LONDON (Reuters) - Chelsea reached the Europa League semi-finals by beating Slavia Prague 4-3 in a roller-coaster game on Thursday, helped by a Pedro brace in a first-half onslaught before withstanding a comeback bid by the Czechs after the break.
Chelsea, who will face Eintracht Frankfurt in the last four, were cruising 4-1 at halftime but Slavia’s Petr Sevcik slammed home two strikes early in the second half, narrowing the aggregate score to 5-3.
With the Stamford Bridge crowd increasingly unsettled, and Slavia being roared on by their travelling fans, Sevcik spurned a chance to cut the deficit further.
But Chelsea, having won the first leg 1-0, held on to set up a semi against Eintracht, who beat visiting Benfica 2-0 to go through on away goals after a 4-4 aggregate scoreline.
A Chelsea triumph in the Europa League, a trophy they won in 2013, would secure a way back into the prestigious Champions League if they finish outside Premier League top four this season. They currently sit fifth in the table.
There was little hint of the tension to come when Chelsea raced into a 3-0 lead within 17 minutes, starting with Pedro chipping goalkeeper Ondrej Kolar after exchanging passes with Cesar Azpilicueta and Olivier Giroud in the fifth.
The Spain winger hit the post four minutes later only for the ball to rebound off Simon Deli’s face for an own goal.
It was Pedro who carved out Chelsea’s third when he squared for a simple finish by Giroud and the scurrying Spaniard claimed Chelsea’s fourth in the 27th minute when he converted a rebound after Kolar saved from Giroud.
A minute earlier, Slavia’s captain Tomas Soucek had given the boisterous Czech fans something to cheer when he powered in a header from a corner, leaving the door open for the visitors’ improbable attempt to turn the game around.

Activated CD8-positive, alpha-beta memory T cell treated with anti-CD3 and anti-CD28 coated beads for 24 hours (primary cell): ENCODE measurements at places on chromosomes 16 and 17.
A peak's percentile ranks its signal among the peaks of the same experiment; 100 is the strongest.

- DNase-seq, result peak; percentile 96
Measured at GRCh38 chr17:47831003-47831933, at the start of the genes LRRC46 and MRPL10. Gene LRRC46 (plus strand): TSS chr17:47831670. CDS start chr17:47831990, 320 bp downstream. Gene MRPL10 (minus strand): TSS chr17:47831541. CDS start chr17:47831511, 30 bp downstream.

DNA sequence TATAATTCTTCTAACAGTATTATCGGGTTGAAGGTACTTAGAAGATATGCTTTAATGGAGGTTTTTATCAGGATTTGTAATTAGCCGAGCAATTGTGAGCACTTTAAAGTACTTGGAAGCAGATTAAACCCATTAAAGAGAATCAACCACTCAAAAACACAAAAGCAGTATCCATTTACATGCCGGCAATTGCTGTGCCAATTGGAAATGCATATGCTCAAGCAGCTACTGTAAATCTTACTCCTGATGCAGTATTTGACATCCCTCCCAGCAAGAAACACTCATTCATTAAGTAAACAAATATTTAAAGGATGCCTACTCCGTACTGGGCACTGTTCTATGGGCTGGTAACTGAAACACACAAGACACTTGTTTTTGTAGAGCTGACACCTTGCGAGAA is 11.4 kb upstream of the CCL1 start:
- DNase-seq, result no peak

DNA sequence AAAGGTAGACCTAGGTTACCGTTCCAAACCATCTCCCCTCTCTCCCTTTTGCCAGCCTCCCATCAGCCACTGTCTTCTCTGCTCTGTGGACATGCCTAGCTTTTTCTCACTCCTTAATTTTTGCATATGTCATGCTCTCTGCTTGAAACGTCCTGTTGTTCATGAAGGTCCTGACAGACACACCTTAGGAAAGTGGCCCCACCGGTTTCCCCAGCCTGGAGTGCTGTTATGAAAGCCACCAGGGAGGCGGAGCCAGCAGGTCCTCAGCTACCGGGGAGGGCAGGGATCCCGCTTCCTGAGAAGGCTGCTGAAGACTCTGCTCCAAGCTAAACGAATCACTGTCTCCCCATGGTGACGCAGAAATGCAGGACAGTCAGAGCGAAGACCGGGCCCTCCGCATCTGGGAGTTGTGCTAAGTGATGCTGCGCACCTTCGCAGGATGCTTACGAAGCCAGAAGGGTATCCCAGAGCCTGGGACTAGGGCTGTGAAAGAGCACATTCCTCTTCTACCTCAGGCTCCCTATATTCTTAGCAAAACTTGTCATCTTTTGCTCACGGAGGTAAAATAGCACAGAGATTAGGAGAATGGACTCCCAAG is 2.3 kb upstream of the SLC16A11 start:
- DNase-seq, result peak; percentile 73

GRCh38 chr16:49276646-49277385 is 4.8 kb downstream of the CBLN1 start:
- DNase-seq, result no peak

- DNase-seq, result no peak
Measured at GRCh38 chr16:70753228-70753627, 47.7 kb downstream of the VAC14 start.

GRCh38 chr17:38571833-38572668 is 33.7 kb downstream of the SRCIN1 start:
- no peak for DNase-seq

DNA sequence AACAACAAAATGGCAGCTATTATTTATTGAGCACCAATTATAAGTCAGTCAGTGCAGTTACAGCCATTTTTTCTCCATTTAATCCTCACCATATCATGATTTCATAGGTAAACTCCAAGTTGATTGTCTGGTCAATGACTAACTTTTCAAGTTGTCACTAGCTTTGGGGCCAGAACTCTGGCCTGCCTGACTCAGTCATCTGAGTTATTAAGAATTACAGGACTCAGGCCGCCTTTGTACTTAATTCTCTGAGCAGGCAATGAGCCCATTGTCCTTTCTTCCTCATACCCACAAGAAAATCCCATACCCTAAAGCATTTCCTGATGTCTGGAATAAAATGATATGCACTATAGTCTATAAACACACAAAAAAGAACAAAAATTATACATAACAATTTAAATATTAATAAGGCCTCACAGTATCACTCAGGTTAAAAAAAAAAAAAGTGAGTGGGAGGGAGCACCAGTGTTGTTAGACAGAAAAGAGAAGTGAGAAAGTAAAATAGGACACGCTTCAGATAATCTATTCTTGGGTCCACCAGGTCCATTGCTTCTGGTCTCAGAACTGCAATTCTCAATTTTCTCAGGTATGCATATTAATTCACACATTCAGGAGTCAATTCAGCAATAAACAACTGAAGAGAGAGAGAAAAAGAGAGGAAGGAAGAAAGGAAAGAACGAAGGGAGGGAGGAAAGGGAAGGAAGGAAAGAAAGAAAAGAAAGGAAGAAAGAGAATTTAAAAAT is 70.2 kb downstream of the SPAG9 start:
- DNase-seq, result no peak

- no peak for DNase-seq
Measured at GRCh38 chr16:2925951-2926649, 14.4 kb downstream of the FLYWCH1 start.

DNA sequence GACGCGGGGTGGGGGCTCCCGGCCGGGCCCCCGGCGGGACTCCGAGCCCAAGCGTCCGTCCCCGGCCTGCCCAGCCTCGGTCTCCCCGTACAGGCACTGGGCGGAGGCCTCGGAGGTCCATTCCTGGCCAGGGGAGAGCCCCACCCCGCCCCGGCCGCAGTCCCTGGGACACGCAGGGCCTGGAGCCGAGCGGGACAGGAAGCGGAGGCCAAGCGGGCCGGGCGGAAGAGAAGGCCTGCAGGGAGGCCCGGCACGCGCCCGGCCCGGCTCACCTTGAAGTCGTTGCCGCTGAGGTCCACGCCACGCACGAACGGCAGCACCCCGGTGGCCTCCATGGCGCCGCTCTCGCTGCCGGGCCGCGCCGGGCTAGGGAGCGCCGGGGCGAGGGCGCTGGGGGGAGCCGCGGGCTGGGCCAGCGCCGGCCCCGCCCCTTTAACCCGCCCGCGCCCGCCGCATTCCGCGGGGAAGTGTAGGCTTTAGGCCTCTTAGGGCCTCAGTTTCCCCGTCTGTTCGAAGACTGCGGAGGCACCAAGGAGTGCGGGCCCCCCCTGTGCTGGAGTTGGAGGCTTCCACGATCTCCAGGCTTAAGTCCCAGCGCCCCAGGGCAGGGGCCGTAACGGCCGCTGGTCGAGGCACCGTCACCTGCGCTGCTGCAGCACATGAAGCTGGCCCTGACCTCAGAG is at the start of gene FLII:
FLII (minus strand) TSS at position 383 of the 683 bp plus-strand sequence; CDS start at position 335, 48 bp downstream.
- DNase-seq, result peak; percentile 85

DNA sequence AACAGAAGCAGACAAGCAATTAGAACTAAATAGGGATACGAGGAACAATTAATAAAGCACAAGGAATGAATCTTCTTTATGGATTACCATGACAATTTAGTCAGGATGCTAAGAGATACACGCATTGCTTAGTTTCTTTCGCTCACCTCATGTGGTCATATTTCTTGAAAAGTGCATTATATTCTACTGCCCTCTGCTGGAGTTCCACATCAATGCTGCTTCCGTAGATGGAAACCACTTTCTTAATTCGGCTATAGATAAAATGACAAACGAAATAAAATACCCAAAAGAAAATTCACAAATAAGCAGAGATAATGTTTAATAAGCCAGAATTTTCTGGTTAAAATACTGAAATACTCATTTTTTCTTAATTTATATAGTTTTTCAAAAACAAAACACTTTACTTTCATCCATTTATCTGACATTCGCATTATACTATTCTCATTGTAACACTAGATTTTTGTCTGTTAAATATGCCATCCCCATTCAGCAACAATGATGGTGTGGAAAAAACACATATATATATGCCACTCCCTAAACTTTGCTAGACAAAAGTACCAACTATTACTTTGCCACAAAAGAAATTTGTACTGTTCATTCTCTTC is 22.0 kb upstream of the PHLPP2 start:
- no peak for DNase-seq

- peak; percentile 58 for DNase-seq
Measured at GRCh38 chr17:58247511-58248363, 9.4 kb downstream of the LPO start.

Chelsea coach Maurizio Sarri said he had to get to the bottom of the familiar problem of his side losing their way in the second half of matches.
On Sunday, Chelsea conceded two goals shortly after the break in a 2-0 defeat at Liverpool in the Premier League, a pattern seen in other games.
“As usual in the last two months we started very badly in the second half,” Sarri told reporters. “It’s a big problem... We need a solution, we need to solve this problem.”
Sarri, who has never won a major final as a coach, said he was determined to see his side triumph this time.
“For me, I think it is very important first of all to get to the final, but this time I don’t want to just get to the final, I want to win the final,” he said.
Slavia coach Jindrich Trpisovsky lamented his side’s defensive performance in the opening 45 minutes.
“If we had managed the first half better, I think we could have gone through,” he said. “Everyone says the English Premier League is the example to follow and that we cannot play against teams like this. But I think we showed today that we can.”
Writing by William Schomberg; editing by Ken Ferris